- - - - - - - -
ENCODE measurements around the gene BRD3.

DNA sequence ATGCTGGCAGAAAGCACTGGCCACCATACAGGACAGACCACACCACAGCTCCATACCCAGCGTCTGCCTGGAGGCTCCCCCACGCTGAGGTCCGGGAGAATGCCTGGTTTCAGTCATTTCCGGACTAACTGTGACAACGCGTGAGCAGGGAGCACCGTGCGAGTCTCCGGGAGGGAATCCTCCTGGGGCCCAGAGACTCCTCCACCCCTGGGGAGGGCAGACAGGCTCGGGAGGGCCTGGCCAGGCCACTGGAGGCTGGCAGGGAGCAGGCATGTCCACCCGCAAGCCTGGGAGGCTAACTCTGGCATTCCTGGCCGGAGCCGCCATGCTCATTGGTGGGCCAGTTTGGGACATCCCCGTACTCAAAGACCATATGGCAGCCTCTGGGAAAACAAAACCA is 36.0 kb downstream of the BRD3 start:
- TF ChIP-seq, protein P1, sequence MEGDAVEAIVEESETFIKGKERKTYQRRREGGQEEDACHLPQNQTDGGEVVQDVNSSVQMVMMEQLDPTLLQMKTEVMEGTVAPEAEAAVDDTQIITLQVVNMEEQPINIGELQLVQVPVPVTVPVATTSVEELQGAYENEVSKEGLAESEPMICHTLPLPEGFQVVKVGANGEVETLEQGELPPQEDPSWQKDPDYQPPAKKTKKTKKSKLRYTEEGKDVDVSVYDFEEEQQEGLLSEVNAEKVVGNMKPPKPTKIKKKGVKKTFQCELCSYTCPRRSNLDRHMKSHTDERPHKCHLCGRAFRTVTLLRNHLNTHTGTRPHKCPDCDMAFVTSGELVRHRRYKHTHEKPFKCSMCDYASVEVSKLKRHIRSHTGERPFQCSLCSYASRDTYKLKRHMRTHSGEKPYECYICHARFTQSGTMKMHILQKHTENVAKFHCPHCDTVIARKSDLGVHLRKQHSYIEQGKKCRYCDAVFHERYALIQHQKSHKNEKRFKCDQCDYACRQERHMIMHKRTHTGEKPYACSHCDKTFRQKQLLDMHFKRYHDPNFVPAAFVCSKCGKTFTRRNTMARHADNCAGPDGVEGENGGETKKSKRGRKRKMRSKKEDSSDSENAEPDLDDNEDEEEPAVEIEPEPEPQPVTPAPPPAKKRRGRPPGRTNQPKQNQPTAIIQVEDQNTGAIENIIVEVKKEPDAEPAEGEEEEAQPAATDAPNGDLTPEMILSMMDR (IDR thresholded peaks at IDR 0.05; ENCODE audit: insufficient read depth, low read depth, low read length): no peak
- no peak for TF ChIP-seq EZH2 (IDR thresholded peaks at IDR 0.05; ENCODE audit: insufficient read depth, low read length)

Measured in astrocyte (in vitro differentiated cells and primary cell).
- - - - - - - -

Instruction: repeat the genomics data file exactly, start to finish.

ENCODE measurements around the gene BRD3.

DNA sequence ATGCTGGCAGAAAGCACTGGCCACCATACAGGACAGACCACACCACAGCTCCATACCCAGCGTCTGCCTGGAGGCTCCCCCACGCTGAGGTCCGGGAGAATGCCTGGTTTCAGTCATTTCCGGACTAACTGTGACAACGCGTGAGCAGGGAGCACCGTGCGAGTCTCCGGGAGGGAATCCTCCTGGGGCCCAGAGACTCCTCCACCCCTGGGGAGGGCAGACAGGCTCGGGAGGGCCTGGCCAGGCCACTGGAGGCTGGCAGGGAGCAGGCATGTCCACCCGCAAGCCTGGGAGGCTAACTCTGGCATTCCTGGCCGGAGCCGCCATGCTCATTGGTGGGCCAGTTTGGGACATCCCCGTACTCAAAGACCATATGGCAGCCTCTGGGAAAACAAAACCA is 36.0 kb downstream of the BRD3 start:
- TF ChIP-seq, protein P1, sequence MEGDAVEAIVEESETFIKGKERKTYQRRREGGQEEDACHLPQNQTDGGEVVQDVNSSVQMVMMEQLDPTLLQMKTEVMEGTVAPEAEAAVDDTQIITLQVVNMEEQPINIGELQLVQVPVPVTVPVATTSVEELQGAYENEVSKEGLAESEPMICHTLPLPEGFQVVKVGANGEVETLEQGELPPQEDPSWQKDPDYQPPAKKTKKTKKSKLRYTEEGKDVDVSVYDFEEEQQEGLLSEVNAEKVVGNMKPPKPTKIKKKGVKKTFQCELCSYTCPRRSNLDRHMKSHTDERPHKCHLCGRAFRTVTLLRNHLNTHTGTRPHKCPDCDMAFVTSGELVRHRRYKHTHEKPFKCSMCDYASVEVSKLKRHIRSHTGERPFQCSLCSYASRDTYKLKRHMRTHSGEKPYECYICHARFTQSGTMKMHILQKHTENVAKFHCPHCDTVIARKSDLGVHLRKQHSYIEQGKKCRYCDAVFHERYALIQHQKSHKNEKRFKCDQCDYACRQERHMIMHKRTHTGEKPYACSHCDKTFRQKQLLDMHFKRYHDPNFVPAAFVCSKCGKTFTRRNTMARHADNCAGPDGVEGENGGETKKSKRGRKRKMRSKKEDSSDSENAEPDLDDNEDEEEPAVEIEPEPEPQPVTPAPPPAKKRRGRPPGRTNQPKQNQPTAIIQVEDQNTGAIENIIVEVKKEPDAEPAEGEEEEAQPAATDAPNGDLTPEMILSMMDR (IDR thresholded peaks at IDR 0.05; ENCODE audit: insufficient read depth, low read depth, low read length): no peak
- no peak for TF ChIP-seq EZH2 (IDR thresholded peaks at IDR 0.05; ENCODE audit: insufficient read depth, low read length)

Measured in astrocyte (in vitro differentiated cells and primary cell).